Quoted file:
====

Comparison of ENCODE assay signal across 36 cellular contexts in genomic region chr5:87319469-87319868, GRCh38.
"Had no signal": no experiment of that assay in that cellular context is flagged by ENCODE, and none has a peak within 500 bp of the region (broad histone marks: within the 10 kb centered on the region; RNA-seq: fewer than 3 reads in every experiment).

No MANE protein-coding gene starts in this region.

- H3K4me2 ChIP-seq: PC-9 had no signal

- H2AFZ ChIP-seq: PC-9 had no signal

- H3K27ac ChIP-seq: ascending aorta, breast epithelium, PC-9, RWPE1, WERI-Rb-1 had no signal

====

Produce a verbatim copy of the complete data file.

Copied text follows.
Comparison of ENCODE assay signal across 36 cellular contexts in genomic region chr5:87319469-87319868, GRCh38.
"Had no signal": no experiment of that assay in that cellular context is flagged by ENCODE, and none has a peak within 500 bp of the region (broad histone marks: within the 10 kb centered on the region; RNA-seq: fewer than 3 reads in every experiment).

No MANE protein-coding gene starts in this region.

- H3K4me2 ChIP-seq: PC-9 had no signal

- H2AFZ ChIP-seq: PC-9 had no signal

- H3K27ac ChIP-seq: ascending aorta, breast epithelium, PC-9, RWPE1, WERI-Rb-1 had no signal